Court Battles

Justices won’t hear appeal from couple who pointed guns at Black Lives Matter protesters

The Supreme Court on Monday turned away an appeal by a St. Louis couple whose law licenses were sanctioned after they pointed guns at Black Lives Matter protesters near their home in the summer of 2020.

The demonstrations came on the heels of George Floyd’s murder by a Minneapolis police officer, and images of the couple — Mark and Patricia McCloskey — brandishing an assault-style rifle and pistol became a potent symbol of America’s culture war, drawing widespread condemnation, as well as praise from President Trump and Republican lawmakers.

The couple asked the justices to vacate the sanctions against them, arguing the disciplinary action they received ran afoul of their Second Amendment right to protect themselves and their home in the face of what they say was a violent threat.

The court’s denial of the McCloskeys’ petition for appeal Monday came in an unsigned order without noted comment or dissent. The move leaves intact the disciplinary sanctions against the McCloskeys, which includes the possible indefinite suspension of their law licenses if they commit any violations over a one-year probationary period that began last February. They were also ordered to complete 100 hours of pro bono legal work.

Mark McCloskey, a personal injury lawyer who is running as a Republican candidate for the open U.S. Senate seat in Missouri, told The Hill he was unsurprised the justices turned away his appeal since so few cases are taken by the Supreme Court.

“I was hoping that they would find that a lawyer who’s had a clean and spotless record for 37 years of practicing – that sanctioning them for doing no more than defending themselves would be a concept that they would take seriously and take under submission,” he said. “But I wasn’t surprised.”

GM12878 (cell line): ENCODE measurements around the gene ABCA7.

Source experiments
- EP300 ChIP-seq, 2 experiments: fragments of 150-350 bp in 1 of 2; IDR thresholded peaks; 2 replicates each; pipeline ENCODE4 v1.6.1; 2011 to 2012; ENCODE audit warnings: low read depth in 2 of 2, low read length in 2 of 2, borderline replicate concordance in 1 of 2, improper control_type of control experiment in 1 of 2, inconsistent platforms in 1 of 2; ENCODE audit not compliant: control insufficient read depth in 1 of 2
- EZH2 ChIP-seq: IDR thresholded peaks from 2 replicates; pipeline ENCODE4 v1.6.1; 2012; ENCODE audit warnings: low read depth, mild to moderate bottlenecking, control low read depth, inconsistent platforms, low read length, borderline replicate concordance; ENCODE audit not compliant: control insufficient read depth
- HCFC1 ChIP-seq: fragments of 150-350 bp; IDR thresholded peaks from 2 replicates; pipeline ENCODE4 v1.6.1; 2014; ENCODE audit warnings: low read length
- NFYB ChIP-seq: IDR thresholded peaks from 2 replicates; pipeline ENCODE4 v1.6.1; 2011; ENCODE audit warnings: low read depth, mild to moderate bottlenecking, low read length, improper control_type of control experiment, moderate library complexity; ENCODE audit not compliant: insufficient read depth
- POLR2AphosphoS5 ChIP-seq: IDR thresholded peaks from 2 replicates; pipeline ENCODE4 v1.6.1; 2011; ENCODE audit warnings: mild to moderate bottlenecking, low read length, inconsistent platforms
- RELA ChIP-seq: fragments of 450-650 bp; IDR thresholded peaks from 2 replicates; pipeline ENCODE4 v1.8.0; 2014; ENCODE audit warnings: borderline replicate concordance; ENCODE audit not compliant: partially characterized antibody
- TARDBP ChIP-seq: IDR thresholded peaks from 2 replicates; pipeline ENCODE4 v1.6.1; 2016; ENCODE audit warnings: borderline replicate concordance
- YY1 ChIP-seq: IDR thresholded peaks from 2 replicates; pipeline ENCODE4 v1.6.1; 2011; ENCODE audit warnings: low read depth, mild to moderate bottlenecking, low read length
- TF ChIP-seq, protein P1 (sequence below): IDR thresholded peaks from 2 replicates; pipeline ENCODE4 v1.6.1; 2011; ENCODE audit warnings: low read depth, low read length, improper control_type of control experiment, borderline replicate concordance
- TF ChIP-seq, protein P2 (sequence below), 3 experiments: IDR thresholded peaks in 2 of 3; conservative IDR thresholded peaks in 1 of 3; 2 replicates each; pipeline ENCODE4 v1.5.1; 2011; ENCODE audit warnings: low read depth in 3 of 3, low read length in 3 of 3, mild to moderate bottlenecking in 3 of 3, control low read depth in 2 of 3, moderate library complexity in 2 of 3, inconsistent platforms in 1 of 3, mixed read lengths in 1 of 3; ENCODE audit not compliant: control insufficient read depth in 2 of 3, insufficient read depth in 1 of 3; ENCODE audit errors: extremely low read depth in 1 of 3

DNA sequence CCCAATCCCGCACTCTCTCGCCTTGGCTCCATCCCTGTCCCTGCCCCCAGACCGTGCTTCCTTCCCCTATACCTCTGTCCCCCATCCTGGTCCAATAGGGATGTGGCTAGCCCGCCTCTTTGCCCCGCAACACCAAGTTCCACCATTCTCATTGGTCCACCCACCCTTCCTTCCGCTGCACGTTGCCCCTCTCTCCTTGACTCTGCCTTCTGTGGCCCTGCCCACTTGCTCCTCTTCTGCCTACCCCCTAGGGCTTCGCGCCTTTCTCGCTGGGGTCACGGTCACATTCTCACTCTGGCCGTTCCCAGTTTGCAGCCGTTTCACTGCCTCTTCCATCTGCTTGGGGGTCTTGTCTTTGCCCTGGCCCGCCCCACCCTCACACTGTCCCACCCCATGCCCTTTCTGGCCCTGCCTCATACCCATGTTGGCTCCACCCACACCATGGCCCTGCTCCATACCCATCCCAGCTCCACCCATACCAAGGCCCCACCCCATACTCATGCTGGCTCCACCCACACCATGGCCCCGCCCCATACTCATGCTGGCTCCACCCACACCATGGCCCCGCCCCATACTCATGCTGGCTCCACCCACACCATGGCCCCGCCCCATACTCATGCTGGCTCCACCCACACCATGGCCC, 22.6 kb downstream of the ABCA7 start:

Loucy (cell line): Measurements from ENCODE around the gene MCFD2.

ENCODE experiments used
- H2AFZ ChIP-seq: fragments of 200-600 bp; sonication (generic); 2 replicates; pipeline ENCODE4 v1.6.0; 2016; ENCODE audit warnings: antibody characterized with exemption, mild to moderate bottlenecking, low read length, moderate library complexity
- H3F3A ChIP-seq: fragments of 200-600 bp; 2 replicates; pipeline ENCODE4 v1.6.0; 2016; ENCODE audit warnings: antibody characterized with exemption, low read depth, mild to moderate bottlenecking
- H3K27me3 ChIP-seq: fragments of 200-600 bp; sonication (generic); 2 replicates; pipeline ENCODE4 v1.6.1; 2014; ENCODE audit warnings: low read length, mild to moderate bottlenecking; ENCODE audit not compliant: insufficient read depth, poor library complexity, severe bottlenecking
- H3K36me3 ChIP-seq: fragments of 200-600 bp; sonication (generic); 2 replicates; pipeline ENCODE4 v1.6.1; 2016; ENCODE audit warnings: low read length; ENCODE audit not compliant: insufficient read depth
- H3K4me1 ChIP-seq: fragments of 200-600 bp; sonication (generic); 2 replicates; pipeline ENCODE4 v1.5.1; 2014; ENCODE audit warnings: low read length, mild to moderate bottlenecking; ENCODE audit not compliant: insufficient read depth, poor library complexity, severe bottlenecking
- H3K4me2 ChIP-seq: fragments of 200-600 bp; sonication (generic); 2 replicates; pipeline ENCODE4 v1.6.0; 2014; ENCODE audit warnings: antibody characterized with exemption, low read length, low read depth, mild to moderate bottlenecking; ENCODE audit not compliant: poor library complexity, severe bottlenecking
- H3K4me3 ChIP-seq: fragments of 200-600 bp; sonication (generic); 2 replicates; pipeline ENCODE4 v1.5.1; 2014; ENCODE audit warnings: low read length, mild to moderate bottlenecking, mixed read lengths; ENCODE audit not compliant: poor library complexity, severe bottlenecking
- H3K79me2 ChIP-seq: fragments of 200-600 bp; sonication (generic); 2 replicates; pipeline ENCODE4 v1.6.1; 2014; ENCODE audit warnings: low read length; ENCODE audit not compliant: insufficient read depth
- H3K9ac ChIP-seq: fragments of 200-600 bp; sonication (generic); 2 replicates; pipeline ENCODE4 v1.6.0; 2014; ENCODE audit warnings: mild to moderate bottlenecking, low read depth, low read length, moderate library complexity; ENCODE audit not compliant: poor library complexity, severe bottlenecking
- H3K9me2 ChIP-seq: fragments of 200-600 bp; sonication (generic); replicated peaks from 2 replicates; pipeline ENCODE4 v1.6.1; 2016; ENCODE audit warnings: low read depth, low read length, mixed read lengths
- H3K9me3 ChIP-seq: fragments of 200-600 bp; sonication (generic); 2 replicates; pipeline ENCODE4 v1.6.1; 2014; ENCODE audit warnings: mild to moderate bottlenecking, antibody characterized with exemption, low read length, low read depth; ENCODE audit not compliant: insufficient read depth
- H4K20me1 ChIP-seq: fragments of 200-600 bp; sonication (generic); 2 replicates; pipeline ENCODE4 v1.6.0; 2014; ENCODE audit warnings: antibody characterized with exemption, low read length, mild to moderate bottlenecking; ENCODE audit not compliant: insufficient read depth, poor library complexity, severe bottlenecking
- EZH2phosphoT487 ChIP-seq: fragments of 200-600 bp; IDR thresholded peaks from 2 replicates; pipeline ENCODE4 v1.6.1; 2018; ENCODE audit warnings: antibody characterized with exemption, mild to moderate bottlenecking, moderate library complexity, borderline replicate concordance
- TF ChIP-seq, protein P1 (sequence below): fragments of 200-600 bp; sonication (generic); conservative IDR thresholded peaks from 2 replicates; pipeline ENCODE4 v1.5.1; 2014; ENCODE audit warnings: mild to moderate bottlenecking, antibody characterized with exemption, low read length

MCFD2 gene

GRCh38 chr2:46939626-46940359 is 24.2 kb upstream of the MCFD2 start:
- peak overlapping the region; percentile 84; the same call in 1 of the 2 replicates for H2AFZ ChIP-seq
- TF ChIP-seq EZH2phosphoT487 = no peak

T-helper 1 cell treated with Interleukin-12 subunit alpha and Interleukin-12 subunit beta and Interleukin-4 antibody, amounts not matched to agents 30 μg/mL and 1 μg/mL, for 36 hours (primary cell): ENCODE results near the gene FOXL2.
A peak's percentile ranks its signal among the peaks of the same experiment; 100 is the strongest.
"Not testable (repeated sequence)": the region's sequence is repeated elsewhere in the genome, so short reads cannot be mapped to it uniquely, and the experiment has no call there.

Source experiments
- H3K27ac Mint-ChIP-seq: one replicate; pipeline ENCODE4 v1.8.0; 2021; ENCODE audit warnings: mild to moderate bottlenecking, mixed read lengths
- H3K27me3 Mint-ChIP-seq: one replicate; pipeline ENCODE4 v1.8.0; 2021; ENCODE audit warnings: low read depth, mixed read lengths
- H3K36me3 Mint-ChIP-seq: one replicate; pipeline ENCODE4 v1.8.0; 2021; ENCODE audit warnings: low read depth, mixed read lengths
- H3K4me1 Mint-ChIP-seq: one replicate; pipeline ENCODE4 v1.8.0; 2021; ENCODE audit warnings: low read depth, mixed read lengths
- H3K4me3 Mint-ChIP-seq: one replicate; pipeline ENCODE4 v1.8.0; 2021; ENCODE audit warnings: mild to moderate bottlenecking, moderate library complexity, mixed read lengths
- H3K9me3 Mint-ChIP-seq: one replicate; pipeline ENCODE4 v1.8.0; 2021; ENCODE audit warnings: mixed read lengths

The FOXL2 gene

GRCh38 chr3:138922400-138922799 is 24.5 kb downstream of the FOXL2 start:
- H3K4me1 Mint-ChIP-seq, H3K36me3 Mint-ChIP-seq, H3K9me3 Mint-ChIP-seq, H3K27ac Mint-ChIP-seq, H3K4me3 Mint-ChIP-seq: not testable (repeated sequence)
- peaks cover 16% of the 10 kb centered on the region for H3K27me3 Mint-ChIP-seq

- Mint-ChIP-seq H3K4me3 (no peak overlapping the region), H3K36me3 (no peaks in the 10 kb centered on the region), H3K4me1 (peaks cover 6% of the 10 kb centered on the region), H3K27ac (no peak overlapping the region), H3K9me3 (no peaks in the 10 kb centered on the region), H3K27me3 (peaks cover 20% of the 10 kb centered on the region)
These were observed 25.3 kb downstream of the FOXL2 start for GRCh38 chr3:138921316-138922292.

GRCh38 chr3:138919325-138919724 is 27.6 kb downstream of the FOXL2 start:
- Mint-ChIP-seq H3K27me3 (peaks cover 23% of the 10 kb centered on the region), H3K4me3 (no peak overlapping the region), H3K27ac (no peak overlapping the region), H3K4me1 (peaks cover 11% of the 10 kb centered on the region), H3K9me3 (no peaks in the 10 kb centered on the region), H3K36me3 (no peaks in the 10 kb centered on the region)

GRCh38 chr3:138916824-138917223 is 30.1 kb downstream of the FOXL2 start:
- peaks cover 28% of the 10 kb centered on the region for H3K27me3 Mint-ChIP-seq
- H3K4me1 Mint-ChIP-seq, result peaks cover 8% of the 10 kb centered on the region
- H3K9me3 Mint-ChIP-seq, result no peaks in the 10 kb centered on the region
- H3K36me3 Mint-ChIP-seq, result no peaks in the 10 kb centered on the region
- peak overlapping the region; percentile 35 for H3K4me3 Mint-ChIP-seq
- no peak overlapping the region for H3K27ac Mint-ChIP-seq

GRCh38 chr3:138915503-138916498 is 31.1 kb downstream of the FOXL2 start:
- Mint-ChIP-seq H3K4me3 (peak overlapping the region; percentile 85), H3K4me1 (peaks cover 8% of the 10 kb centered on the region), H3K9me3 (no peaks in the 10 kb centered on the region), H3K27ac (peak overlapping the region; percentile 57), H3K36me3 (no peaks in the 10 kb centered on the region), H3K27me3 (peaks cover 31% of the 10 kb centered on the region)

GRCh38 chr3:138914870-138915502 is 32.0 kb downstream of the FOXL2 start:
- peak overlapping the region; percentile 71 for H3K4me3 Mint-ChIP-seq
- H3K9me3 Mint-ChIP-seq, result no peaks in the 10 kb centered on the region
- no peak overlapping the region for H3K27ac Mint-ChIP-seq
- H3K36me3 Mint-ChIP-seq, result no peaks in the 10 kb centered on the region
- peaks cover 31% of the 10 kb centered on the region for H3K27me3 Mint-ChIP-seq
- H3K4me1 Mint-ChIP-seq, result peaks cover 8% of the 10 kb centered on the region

Following their standoff with anti-racism protesters in June 2020, Mark McCloskey pleaded guilty to misdemeanor assault and Patricia McCloskey pleaded guilty to misdemeanor harassment. They were pardoned last July by Missouri’s Republican Gov. Mike Parson.

Two months later, a Missouri panel that handles ethics complaints against lawyers filed a complaint seeking the suspension of the McCloskeys’ law licenses for their convictions, which led to the couple being sanctioned in February. The Missouri Supreme Court ruled their offenses constituted crimes of “moral turpitude,” which prompted the couple’s petition to the U.S. Supreme Court.

In their ultimately unsuccessful filing to the justices, the McCloskeys played up the support they had received from Republicans, including Trump, who once called the disciplinary action against them “absolutely absurd.”

“In entering its rulings for sanctions against Petitioners Mark T. and Patricia McCloskey,” they wrote in court papers, “the Supreme Court of Missouri necessarily determined that the McCloskeys’ actions in standing guard of their home and property with firearms displayed constitutes conduct of ‘moral turpitude,’ despite the protections for such action under the Second and Fourteenth Amendments to the United States Constitution, and despite the fact the McCloskeys were praised by President Trump and pardoned by Missouri Governor Parson.”

Updated at 3:05 p.m.

Tags Black Lives Matter George Floyd protests Mark McCloskey Mark McCloskey Mike Parson Patricia McCloskey Patricia McCloskey SCOTUS Supreme Court Trump
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